Mark Totterdell – 1 poem


What did he think, that his hand-scrawled banner
would somehow stop contracts from being fulfilled,
the diggers in their tracks, that he could turn the
world with words, that nineteenth-century verse would
be enough? Once lines had been broken,
once injunctions had been imposed, he departed,
bereft, to be replaced by a tough tribe
of characters with bolts and chains, who braved
wet and cold in a last stand against the machine,
and of course they failed too, and so another
wildness was unwritten from the earth’s pages.

Mark Totterdell’s poems have appeared widely in magazines  in the UK and have occasionally won competitions. His collections are This Patter of Traces (Oversteps Books, 2014) and Mapping (Indigo Dreams Publishing, 2018).

Vern Fein – 2 poems


Our father relented about BB guns,
gave me a shiny new one for my birthday,
excited to try it in the Forest Preserve.
It was sunny and bright
when my brother and I took turns,
like in Christmas Story, shot down imaginary foes.

We didn’t see them, we brothers
who laughed and traded our toy between us,
didn’t see the neighborhood boys emerge
from the thicket, a smirk of conquest
planted on their faces, a snarl:
What have we here!
Did Daddy give you a gun?
Too dangerous. Might hurt you.

Lifted me upside down,
shoved dirt in my mouth,
grabbed the gun from my brother,
threw him to the ground.
He rose like an angry snake, attacked them.
A quick, hard punch, his nose spewed blood.

I knelt beside him as they strode away,
their cackles never forgotten, nor the ping pings
as the gun became their birthday present instead.

My brother became a master carpenter,
fashioned custom furniture,
now creates only for friends.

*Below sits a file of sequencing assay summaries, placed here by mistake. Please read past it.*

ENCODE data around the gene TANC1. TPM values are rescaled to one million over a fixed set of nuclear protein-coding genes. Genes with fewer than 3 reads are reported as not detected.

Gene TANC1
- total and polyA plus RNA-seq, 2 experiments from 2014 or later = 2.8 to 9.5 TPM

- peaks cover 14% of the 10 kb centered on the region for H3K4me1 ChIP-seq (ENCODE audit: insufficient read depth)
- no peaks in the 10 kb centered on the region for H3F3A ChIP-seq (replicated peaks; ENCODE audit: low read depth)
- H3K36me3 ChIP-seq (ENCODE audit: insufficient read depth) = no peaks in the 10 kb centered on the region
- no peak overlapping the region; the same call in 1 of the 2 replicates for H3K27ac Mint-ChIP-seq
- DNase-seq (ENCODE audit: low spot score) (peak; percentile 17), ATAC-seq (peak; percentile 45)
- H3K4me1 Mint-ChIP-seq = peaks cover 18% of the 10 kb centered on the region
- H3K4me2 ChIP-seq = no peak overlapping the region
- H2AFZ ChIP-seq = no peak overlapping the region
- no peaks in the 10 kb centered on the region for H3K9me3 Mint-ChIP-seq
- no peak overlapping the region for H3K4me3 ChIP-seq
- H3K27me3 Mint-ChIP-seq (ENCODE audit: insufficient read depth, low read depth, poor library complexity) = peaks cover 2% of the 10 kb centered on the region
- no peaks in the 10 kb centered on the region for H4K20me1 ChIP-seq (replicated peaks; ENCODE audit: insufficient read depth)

I taught special ed children, whose families
sometimes punched them in the nose,
forgot about their birthdays.  

Never knew what became of those brothers.
Some don’t redeem themselves. Some do.


Albert Camus died in a car crash at 47

push the rock
up, up, down,
up, up, down,
Sisyphus no myth,
born from a Plague,
absurd Stranger,
you should not have listened,
died because you listened.

What of the sayer,
the one who spoke,
the one you listened to?

Your Editor persuaded:
“Drive to Paris, Albert;
It is so much faster than the plane.
Believe me!”

We say because we say.
We cannot put our hands
over our minds.

The grief of the Editor:
“O, Albert, what the world lost
because you listened,

A retired special education teacher, Vern Fein has published over one hundred fifty poems on over sixty sites, a few being: *82 Review, Bindweed Magazine, Gyroscope Review, Courtship of Winds, Young Raven’s Review, Nine Muses, Monterey Poetry Review, and Corvus Review.

Mare Leonard – 1 poem

Tuning into a Stranger


On the crowded bus from Reykjavik to our flight,

I squeeze close to a woman, who wipes her eyes,

turns to me, home bad  Katowice


She shows me her ticket, 20th hour, a late night.

I wish I could ask how, why, or look into her eyes

on the bus from Reykjavik to our NY flight.


We sit as close as sisters but I can not make it alright.

She points to her heart. Me  Papa  sick.

“I’m so sorry.”      Me go  Katowice.


She loses her glasses on the dark seat

I search, find them,  Tak. She touches my shirt.

The bus rattles from Reykjavik to our flight.


She snaps opens her purse covered in butterflies

 Green and yellow flutter in the opaque light.

Keep this lava rock for good luck tonight.”

This stranger’s part of me like the Icelandic sky.

On the crowded bus from Reykjavik to our flight,

I need to believe Papa will be alive in Katowice.



Mare Leonard’s work has appeared most recently in A Rat’s Ass,  Perfume RiverThe Courtship of Wind,  Bindweed,  Forage, New Verse News, The Chronogram and Communicator’s League  She lives in an old school house overlooking the Rondout Creek.  Away from her own personal blackboard, she teaches writing workshops for all ages through the Institute for Writing and Thinking and the MAT program at Bard College.